JAKARTA (AFP) - Indonesian police have arrested dozens of suspected Islamic extremists on Java island, most of whom were allegedly carrying out military-style training on a remote mountain, police and reports said Saturday.
Around 30 were reportedly detained late on Friday on Mount Sumbing as they took part in the training, while another five were arrested the same day in raids in the city of Malang.
It was not clear whether they were linked to the gun and suicide attacks in Jakarta last month which left four civilians and four assailants dead, and were claimed by the Islamic State in Iraq and Syria (ISIS) group.
A member of Indonesia's elite anti-terror police, speaking anonymously, confirmed there had been a "raid on an arms training session" taking place on a mountain.
Local media reported that the group of around 30 were from Islamic extremist group Jamaah Ansharus Syariah and the training was on the slopes of Sumbing, in Central Java province.
The arrests came after local villagers reported hearing gunfire, MetroTV reported, citing provincial police spokesman Liliek Darmanto.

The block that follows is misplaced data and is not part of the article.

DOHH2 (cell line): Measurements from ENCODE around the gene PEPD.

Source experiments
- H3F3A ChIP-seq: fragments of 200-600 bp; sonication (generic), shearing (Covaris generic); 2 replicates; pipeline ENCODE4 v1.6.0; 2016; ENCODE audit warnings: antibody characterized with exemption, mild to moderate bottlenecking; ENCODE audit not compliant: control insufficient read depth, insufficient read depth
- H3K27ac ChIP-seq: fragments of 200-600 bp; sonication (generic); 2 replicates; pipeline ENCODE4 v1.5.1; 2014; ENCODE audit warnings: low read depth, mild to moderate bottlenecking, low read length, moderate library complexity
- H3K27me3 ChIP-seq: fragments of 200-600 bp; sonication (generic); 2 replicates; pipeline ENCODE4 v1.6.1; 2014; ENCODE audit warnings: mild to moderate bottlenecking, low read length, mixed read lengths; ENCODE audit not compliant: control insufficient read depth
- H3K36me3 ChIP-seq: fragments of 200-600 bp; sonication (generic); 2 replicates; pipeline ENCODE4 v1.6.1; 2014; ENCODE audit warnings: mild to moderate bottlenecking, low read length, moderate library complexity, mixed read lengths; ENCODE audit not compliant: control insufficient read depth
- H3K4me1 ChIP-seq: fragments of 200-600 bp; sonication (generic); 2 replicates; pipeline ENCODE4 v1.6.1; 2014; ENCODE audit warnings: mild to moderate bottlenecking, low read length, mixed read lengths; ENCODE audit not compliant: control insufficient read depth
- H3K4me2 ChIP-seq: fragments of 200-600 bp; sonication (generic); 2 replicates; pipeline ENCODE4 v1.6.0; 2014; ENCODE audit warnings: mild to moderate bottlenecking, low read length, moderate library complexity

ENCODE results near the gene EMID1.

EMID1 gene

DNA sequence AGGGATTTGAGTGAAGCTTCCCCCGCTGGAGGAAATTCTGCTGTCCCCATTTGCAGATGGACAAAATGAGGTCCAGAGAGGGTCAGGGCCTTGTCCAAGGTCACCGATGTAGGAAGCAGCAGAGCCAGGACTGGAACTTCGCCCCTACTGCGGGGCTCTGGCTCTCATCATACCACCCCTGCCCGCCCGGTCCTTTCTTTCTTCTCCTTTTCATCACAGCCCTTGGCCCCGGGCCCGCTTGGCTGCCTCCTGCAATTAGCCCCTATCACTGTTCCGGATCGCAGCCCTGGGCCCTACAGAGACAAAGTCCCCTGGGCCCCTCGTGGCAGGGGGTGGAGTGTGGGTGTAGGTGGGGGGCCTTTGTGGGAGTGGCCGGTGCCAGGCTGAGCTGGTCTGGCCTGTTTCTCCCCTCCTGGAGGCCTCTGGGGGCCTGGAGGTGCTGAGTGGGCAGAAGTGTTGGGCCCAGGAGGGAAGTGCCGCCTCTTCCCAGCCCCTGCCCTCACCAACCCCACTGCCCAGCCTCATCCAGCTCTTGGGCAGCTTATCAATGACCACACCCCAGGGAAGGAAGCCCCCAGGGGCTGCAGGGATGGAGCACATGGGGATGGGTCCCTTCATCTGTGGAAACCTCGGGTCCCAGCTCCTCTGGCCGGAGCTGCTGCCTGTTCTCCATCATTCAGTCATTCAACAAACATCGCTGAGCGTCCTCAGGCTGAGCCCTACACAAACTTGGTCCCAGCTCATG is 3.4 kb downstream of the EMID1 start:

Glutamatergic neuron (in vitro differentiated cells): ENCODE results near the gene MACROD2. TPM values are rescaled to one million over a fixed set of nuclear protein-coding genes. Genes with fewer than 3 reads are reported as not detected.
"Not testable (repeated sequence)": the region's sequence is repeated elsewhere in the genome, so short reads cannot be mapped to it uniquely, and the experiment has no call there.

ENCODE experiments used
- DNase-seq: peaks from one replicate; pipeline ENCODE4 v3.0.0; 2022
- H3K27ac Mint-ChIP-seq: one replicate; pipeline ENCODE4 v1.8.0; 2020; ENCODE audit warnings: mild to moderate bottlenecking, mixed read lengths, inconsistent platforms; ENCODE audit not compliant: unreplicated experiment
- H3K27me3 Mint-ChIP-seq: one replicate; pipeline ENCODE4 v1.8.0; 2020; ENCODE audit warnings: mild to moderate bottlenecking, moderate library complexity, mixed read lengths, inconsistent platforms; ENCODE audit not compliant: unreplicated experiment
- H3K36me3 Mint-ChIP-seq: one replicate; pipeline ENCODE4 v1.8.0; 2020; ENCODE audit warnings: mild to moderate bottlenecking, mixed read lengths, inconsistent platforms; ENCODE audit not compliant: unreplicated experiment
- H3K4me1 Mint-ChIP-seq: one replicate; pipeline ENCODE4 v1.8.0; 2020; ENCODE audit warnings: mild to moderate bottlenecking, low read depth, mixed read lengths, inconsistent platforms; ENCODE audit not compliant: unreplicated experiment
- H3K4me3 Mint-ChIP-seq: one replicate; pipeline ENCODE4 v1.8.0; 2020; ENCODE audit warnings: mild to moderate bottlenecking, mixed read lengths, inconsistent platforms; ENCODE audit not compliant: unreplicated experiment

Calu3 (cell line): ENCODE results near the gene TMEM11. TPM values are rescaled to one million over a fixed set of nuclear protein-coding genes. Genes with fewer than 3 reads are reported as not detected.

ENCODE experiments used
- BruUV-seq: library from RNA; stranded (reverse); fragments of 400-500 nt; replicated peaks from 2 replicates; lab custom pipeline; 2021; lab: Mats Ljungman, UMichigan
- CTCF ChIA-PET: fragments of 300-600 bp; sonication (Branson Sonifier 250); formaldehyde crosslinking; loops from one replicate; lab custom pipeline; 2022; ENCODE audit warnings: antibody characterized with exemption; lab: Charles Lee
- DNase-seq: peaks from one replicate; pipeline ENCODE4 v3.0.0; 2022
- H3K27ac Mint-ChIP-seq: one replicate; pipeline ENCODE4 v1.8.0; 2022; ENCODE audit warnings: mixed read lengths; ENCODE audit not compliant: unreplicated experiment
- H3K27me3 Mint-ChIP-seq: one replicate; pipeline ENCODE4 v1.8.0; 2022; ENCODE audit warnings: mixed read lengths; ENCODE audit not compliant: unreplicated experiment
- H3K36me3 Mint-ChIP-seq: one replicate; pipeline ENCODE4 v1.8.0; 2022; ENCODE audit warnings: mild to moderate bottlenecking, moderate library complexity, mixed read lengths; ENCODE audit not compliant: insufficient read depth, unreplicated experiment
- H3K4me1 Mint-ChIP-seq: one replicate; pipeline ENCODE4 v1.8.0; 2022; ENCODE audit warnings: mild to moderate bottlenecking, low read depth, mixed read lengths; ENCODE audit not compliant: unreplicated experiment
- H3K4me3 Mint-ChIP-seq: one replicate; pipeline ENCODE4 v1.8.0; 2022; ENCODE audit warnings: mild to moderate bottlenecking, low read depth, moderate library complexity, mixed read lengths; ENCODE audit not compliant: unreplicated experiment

Air guns, knives, religious books and flags were seized at a house where some of the participants had stayed en route to the mountain, the report said.
In the separate raid in Malang, five alleged Islamic radicals were seized by police backed by officers from the elite anti-terror squad, said local police chief Yudho Nugroho.
"The five are still being held," he said, adding that police had been "monitoring them for a while".
The attacks in the capital centred around a Starbucks outlet and were the country's worst terror incident in seven years, prompting police to launch a nationwide crackdown.
Authorities said last week that 33 people from radical Islamic groups who were plotting attacks against the airport and other targets in the near future had been arrested, with around half directly linked to the Jakarta attacks.
Indonesia, the world's most populous Muslim-majority country, suffered several major bomb attacks by Islamic radicals between 2000 and 2009, but a subsequent crackdown weakened the most dangerous extremist networks.